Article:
The search for missing persons is being digitized: WiFi signals to obtain the exact location
The "Acompáñame" system, integrated into the Alertcops mobile application of the Ministry of the Interior, uses WiFi signals to obtain the coordinates of missing persons who may be at risk.
One hundred personnel are searching for a missing elderly person in Madrid's Casa de Campo, yet technology is the first to locate him. The "Acompáñame" system, integrated into the mobile application of the Ministry of the Interior, Alertcops, uses WiFi signals to obtain the coordinates of missing individuals who may be at risk.
This pioneering system in the world, tested by the Interior Ministry on Thursday in a missing person search simulation, aims to make interventions faster and more effective, especially in complex terrain.
"It's about digitizing the more traditional search, relying on the visual and olfactory senses of search and rescue teams and canine guides. Providing rescue teams with coordinates with minimal margin of error saves time and allows for a quicker response, as time is crucial in these services," explained Francisco Alonso, the head of Alertcops, in statements to EFE.
The simulation's scenario is clear: a man over 70 years old with cognitive impairments becomes disoriented during one of his regular walks in Casa de Campo, and when he doesn't return home, his daughter files a missing person report.
Immediately, under the premise that "the first hours are the only hours that matter," authorities activate the search operation.
Officers from the Guardia Civil, National Police, and Madrid Municipal Police conduct searches on foot, horseback, in vehicles, with drones, and canine teams. After approximately an hour of searching, an alert appears on the computers at the advanced control center.
One of the receiving devices carried by the agents, dogs, or drones picks up the WiFi signal emitted by the missing person's phone, enabling them to locate his coordinates with a margin of error of about three meters.
Within minutes, the helicopter from the Mountain Rescue and Intervention Group (GREIM) in Navacerrada has successfully evacuated the supposed elderly man, who was actually one of his companions, to the location where a SAMUR-Protección Civil ambulance is waiting to provide assistance.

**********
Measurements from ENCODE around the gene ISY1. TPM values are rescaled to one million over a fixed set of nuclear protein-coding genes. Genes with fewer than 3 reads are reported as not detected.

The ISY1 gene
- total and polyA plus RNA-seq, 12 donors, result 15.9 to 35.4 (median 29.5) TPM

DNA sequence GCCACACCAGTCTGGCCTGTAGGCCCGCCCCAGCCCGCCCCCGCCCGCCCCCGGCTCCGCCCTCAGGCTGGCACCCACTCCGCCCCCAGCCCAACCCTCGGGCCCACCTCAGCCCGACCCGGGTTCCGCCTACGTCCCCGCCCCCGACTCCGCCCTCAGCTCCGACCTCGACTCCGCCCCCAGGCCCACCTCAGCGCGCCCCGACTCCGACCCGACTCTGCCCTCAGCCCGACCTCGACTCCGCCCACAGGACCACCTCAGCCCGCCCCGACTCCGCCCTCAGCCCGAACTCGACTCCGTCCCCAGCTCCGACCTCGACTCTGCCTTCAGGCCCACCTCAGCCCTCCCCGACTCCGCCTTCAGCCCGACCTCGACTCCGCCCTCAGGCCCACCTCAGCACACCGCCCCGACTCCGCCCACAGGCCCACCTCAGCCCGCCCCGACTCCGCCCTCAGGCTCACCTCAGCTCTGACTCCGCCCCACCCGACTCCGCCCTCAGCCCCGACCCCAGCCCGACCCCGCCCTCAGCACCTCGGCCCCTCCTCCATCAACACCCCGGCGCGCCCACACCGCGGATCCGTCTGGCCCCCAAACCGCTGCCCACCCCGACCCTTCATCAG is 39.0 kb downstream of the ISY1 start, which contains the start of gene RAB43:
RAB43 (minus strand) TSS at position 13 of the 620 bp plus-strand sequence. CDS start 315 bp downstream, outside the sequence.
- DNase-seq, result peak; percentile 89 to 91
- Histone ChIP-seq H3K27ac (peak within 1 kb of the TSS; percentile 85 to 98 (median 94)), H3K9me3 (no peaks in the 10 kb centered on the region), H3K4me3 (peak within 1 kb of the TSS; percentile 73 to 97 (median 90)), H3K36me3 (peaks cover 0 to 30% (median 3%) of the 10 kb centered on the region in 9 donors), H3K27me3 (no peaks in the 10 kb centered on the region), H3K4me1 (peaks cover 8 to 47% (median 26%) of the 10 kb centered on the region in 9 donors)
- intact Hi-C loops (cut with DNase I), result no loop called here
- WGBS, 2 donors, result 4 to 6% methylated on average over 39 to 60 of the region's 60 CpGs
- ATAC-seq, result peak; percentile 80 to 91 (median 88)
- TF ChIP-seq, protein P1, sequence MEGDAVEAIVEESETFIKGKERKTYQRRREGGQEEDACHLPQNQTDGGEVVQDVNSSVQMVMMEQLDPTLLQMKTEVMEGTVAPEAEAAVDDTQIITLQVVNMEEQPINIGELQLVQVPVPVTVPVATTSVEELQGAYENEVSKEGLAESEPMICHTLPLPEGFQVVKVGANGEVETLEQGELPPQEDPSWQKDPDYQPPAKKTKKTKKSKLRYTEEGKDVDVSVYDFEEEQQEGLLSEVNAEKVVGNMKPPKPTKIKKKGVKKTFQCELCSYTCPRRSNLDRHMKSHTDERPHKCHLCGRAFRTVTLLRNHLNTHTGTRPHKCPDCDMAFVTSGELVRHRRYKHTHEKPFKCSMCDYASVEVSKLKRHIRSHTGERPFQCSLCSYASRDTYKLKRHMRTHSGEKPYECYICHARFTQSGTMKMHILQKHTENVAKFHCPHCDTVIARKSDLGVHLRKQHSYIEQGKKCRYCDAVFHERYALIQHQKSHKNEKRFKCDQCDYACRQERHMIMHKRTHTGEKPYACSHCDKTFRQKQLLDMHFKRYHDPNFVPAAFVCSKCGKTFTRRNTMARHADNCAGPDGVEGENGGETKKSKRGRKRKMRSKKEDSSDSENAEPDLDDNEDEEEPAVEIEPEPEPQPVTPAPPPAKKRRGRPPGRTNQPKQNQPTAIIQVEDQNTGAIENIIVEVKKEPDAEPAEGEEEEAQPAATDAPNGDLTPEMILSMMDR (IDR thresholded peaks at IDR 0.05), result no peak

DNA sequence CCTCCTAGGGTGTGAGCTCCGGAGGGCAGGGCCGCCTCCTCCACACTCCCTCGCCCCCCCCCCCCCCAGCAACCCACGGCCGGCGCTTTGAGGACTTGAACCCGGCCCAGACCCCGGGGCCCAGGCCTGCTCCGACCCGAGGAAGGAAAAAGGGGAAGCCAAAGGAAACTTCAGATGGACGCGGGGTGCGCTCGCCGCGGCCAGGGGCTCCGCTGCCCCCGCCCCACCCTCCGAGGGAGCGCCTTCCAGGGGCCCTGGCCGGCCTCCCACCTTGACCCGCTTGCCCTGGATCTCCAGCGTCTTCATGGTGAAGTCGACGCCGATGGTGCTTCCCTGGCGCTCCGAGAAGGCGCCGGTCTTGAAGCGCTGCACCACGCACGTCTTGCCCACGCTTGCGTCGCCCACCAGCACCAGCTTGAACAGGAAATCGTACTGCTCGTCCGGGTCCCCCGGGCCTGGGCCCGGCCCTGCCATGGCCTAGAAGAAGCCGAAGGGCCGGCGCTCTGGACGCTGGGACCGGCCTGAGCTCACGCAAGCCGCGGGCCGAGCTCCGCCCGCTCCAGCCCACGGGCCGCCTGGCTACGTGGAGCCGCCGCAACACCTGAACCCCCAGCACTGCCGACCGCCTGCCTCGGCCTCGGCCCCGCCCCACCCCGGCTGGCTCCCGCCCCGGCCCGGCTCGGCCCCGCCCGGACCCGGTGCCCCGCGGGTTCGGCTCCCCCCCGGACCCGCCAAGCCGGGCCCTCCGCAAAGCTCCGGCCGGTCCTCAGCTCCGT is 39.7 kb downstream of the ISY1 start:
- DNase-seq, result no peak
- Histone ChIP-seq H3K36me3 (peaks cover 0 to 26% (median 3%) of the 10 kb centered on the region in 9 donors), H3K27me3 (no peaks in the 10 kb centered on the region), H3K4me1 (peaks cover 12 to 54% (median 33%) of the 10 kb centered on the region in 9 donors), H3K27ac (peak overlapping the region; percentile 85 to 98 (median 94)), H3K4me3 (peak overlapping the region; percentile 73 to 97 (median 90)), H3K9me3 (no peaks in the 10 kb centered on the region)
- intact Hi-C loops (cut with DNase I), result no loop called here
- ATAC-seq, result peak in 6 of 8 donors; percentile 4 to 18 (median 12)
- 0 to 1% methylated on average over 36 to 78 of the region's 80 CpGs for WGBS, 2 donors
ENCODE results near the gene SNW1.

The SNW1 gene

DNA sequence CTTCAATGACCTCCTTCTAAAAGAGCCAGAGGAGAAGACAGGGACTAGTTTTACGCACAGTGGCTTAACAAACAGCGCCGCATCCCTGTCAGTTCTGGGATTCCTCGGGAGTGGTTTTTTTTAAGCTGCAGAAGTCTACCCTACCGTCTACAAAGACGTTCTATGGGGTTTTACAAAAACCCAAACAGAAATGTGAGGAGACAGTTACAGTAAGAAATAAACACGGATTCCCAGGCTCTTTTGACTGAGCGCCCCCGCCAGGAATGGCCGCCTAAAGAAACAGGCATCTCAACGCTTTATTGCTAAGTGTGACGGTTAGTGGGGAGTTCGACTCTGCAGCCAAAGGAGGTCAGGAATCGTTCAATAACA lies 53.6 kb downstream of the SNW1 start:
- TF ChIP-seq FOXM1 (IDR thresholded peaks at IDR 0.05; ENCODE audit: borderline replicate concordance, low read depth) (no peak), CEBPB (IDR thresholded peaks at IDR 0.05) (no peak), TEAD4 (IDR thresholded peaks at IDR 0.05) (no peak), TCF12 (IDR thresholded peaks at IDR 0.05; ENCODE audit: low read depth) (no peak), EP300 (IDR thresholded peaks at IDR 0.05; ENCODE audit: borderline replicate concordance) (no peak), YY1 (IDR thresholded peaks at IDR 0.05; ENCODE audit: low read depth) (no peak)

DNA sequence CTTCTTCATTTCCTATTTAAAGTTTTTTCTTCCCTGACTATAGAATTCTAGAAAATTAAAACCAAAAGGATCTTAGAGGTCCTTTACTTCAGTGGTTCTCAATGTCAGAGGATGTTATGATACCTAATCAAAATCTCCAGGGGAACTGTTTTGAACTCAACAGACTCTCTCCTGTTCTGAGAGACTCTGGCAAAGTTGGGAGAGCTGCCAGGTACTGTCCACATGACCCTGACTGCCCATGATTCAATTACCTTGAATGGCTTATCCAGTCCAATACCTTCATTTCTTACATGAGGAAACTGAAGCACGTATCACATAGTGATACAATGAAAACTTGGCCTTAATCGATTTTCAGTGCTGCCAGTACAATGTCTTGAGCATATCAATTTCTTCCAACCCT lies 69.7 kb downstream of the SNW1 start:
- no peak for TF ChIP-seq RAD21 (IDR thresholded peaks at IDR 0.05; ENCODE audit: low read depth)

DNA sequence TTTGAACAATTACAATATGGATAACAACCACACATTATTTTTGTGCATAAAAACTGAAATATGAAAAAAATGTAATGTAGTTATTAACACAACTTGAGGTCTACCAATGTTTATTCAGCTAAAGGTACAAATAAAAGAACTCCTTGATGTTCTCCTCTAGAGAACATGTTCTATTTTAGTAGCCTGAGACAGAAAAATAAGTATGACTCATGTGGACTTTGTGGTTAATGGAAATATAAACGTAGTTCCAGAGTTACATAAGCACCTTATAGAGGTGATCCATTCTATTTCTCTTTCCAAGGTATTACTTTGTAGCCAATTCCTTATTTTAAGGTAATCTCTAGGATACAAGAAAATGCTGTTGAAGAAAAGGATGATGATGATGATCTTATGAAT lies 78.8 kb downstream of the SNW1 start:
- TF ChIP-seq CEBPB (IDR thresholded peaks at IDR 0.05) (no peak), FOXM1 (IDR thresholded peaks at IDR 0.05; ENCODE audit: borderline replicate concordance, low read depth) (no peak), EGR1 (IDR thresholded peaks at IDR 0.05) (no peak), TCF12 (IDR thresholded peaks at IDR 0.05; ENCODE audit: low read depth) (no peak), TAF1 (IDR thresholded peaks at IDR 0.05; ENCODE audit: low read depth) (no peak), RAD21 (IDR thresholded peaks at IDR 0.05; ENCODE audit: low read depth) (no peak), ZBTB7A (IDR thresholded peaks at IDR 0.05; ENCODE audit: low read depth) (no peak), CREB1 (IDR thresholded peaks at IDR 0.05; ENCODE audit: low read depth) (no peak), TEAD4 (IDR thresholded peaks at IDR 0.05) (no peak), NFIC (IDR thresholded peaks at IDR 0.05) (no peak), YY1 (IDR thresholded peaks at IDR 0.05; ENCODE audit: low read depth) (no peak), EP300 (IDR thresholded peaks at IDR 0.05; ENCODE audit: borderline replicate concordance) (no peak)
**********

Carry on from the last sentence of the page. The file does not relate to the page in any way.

The "Acompáñame" system is particularly useful for search and rescue operations in mountainous areas, which often cover vast expanses with difficult-to-access locations.
"The terrain is our biggest limitation, and it affects the time it takes to conduct a search. If we can search in a smaller area, it's better, especially when it comes to reaching the missing person and providing assistance as quickly as possible," noted Juan Manuel Airas, a member of GREIM who participated in the simulation, recalling search operations that lasted for weeks, which this tool might have been able to expedite.
Alonso, the head of Alertcops, has regarded the testing of "Acompáñame" positively, despite some coverage issues. He hopes it will be fully implemented and available to the general public before the end of the year.
Under International Scrutiny
The simulation is part of a seminar on best practices in the search for missing persons organized by the National Center for Missing Persons (CNDES) in light of Spain's presidency of the European Union Council.
Approximately 70 specialists from law enforcement agencies in the United States, Chile, Peru, Italy, France, and the Netherlands participated in the event.
Pilar Muniesa, the lieutenant colonel of the Guardia Civil and the director of CDNES, emphasized that the simulation is a "completely unreal" exercise due to the location of the disappearance and the search conditions. Its purpose is to showcase to international counterparts "the capabilities and coordination of Spanish law enforcement agencies" in such situations.
Since its establishment in 2010, Spain has received 270,093 reports of missing persons, with a 94.7% resolution rate. In the past year alone, there were 26,003 cases.
Muniesa stated that the CNDES is focused on reducing the number of disappearances among the most vulnerable groups: minors aged 13 to 17 and elderly individuals with degenerative or mental health conditions.